UPDATE: Frank W. James has a very perceptive comment over at SayUncle regarding the interest shown by Ruger, ATK, and S&W in the Freedom Group. In essence, they are using the opportunity to examine Freedom Group’s books not to buy the company but to compare their costs to those of Freedom Group. In other words, they are getting competitive intelligence for free.

Hornady Steps Up

Like firearms manufacturers Ruger and Smith & Wesson, Hornady, makers of ammunition, components, and reloading equipment, has stepped up to the plate with their own gun rights letter generator. The letter is a bit different than the others but it still can be sent to Congress, the State House and Senate, and other state level officials. More importantly, unlike Ruger and Smith & Wesson, the message can be edited and you can add in your own verbiage.

I know this is not the same as a personal letter that is mailed or faxed. Nonetheless it helps build numbers and numbers are important. The Ruger letter has been sent over 4.9 million times.

Here is their basic message that you can customize as you see fit. The message is stronger and more to the point than either of the letters from Ruger and S&W.


As a voter who believes in the U.S. Constitution, I am writing to express my views on gun control legislation currently being discussed in every level of government. I am one of over 100 million law-abiding American citizens who responsibly owns firearms for target shooting, hunting, personal and home defense, and collecting. I care deeply about the Second Amendment, and I am closely monitoring legislation that would restrict my right to keep and bear arms.

I am saddened by the tragic events in Newtown, Connecticut, but I believe that efforts to impose new restrictions on me, a lawful and responsible gun owner, are misguided and unwarranted. The so-called “Assault Weapons Ban,” which for a decade restricted the sale of semiautomatic rifles and limited magazine capacity to ten rounds, did not reduce crime, according to a report by the U.S. Department of Justice. And since the expiration of the ban in 2004, violent crime has declined.

Your focus should be on real solutions to the problem of misuse of firearms, such as strengthening mental health care and improving the quality of data supporting the National Instant Criminal Background Check System (NICS).

Do NOT pass more gun or magazine laws; instead, work to enforce the thousands of gun laws already on the books and help step up prosecution of criminals who commit violence and misuse firearms.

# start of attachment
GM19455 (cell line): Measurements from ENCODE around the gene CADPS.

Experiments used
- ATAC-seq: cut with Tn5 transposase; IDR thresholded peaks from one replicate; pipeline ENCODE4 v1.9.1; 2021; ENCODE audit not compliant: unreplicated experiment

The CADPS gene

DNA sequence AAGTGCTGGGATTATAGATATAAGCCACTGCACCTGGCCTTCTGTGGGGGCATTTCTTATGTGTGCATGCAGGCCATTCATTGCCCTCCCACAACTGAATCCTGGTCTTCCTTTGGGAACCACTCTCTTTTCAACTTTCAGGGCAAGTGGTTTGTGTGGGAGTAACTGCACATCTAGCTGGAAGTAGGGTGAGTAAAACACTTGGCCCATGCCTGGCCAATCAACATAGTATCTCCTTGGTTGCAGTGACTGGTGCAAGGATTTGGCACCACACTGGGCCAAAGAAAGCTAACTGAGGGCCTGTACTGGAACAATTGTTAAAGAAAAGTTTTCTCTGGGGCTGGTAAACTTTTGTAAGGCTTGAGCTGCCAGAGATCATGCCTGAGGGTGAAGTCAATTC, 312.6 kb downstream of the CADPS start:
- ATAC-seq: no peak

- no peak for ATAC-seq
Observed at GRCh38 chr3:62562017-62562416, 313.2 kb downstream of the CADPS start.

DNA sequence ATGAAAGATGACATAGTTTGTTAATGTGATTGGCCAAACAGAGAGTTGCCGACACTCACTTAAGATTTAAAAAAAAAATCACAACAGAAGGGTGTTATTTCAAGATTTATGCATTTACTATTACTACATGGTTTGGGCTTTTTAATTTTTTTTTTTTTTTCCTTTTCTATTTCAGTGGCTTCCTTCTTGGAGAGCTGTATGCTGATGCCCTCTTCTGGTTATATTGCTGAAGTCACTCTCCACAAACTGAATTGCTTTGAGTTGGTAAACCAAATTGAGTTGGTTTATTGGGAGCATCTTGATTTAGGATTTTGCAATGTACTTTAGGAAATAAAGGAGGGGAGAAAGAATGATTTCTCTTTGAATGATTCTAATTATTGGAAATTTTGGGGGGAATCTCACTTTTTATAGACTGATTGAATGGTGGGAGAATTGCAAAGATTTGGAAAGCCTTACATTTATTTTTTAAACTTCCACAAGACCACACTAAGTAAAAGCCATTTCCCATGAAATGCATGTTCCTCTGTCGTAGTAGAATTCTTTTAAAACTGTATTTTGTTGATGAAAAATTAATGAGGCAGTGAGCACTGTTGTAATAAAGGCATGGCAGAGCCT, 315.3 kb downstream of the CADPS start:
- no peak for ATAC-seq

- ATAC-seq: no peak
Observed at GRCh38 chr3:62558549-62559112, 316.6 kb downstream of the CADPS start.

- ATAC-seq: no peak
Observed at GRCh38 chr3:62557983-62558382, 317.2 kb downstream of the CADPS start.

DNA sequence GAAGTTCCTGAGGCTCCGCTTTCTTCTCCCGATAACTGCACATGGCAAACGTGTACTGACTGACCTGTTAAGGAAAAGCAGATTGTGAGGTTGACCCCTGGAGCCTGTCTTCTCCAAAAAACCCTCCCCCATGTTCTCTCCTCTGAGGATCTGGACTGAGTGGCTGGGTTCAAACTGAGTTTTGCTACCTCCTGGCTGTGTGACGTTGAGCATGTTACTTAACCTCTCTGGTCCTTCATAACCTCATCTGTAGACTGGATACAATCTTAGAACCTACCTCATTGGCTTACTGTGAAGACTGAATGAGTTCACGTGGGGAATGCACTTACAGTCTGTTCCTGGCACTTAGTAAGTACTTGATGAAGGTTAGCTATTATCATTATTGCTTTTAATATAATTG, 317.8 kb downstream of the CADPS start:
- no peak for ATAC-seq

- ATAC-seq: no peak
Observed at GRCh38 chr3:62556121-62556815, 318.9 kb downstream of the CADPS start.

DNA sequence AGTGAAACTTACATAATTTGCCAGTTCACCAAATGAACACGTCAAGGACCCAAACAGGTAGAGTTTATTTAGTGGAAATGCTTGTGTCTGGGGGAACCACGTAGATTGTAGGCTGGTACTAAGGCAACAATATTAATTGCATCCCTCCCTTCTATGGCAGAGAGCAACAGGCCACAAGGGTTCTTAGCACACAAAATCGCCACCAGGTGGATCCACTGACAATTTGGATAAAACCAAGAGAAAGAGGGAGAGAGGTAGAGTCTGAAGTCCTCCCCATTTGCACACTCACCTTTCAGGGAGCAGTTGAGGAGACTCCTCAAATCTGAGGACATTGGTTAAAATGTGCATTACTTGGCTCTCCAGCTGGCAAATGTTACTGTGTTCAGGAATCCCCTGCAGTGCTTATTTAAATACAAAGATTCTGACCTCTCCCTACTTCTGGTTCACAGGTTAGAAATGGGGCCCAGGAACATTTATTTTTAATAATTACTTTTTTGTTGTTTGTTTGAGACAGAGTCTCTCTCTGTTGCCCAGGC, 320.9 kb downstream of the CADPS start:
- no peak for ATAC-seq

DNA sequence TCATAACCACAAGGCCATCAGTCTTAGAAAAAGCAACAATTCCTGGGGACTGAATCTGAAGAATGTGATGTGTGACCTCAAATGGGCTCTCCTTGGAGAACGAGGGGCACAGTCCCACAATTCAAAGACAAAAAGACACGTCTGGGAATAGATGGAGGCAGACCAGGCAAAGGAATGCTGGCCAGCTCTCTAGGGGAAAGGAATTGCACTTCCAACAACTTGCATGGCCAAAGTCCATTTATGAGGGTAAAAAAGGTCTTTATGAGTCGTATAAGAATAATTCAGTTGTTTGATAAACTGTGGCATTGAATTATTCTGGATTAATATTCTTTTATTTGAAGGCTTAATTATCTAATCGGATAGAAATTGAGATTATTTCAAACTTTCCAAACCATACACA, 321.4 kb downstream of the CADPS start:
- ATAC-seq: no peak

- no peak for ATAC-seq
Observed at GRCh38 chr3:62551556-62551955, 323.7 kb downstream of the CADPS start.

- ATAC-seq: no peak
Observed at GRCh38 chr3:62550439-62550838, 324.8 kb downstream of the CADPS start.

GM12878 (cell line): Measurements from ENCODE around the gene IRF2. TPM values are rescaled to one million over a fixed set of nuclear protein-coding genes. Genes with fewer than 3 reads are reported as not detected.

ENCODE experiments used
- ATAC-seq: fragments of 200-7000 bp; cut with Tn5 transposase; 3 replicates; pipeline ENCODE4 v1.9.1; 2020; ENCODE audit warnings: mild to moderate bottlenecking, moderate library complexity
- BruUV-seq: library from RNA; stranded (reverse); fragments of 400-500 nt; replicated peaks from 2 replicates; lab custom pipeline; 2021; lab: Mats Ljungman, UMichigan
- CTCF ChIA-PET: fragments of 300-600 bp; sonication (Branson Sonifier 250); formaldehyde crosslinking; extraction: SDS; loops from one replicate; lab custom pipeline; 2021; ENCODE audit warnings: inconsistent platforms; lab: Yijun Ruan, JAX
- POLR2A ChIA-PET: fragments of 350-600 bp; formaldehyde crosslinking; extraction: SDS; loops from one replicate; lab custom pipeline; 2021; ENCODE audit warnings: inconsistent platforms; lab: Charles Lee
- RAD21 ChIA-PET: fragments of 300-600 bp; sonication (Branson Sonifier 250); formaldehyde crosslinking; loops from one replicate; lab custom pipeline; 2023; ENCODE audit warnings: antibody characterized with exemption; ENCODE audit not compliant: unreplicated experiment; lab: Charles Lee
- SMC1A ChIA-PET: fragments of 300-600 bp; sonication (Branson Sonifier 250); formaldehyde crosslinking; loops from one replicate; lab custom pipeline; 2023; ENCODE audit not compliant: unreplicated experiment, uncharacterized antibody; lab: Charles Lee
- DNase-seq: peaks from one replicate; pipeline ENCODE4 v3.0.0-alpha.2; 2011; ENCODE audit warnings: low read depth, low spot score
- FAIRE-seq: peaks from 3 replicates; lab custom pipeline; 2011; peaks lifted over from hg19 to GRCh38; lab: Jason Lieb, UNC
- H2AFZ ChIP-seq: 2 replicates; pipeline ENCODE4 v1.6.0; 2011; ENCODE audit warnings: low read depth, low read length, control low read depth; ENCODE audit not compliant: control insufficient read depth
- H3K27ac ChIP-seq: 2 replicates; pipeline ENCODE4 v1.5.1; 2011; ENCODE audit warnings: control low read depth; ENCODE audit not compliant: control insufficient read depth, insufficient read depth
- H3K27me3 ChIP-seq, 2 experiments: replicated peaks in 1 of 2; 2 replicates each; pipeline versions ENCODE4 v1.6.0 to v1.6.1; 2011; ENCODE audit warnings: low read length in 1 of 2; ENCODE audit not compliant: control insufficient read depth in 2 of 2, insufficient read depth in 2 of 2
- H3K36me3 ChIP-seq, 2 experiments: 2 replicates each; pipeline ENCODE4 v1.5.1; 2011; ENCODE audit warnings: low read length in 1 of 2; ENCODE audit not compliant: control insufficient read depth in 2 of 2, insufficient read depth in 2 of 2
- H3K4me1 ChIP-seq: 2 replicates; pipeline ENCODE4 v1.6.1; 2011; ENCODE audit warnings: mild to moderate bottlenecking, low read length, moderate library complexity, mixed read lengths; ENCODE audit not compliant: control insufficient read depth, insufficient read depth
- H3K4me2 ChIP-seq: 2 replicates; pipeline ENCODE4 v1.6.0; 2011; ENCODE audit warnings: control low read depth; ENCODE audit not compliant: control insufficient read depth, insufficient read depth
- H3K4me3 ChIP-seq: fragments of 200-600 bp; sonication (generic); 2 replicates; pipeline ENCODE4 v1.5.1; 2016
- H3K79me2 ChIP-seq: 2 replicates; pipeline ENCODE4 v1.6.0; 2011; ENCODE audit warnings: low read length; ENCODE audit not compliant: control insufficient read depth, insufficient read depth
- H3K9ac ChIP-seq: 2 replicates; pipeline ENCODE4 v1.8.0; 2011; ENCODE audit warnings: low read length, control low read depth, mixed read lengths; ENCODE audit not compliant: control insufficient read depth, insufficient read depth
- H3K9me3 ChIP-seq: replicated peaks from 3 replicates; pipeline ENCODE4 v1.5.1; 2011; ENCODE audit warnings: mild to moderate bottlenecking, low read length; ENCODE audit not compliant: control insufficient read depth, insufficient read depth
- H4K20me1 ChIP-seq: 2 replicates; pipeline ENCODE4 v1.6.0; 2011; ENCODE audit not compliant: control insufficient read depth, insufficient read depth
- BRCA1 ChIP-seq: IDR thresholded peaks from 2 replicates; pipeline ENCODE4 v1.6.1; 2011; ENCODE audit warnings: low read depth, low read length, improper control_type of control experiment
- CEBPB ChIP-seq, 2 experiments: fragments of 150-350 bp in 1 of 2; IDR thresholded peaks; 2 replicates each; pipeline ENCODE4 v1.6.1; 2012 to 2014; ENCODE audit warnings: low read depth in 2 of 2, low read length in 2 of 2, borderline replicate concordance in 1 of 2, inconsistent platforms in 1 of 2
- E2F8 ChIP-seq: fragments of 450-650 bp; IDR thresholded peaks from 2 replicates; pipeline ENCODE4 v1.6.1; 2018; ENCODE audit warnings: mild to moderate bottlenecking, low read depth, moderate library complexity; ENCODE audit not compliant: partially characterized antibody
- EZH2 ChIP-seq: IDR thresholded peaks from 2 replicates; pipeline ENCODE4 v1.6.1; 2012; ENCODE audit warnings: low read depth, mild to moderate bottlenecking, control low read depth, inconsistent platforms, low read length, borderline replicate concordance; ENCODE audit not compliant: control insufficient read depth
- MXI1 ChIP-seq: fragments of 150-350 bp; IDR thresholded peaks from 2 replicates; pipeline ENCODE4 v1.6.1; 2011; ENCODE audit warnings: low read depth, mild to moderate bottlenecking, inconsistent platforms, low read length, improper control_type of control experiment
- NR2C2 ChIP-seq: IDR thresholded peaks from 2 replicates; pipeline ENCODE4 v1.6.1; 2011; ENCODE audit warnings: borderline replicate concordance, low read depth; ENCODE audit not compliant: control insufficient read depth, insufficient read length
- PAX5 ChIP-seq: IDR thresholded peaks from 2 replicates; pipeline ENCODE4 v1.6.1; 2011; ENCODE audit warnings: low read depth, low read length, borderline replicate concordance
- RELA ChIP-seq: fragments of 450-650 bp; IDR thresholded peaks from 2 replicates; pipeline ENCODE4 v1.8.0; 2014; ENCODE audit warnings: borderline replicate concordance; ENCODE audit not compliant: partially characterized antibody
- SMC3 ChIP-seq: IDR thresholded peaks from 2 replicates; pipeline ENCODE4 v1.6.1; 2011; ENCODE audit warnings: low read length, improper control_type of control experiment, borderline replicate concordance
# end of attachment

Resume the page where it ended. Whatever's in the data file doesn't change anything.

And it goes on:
We need to be calling, faxing, and writing weekly to all of our elected representatives. We may not have the billions of Mayor Bloomberg to buy out of state congressional seats but I learned a long time ago that money, though important, isn’t everything in politics.

Smith & Wesson Steps Up

First it was Ruger who provided an easy way to contact public officials about gun control. Now it is Smith & Wesson. They now have a page where you can send a pro-gun message to your elected officials in both DC and your state capitol.

I’m glad to see gun companies stepping up for gun rights and not making secret deals with administration officials. I don’t think we are going to see Smith & Wesson make the same mistake that they made during the Clinton Administration.

If you haven’t used either the Ruger or Smith & Wesson pages to send a message, why not?

And Gun Control Would Have Prevented This How?

Perhaps the gun prohibitionists would care to explain this and how any new gun control laws would have kept these guns off the street.


Truck driver Elliot Perez and his accomplice Michael Murphy were indicted in US District Court in Bridgeport, CT for stealing 111 firearms from Smith and Wesson.

According to the indictment against them, on November 8, Perez had a scheduled delivery of guns to pick-up at Smith & Wesson in Springfield. He was supposed to pick up five boxes of firearms to bring back, but ended up taking an additional three. Driving back down to Connecticut, he allegedly stopped at his Bridgeport home and met with Murphy before bringing the truck to his company’s warehouse in Stratford, where he unloaded only the five that he was supposed to deliver.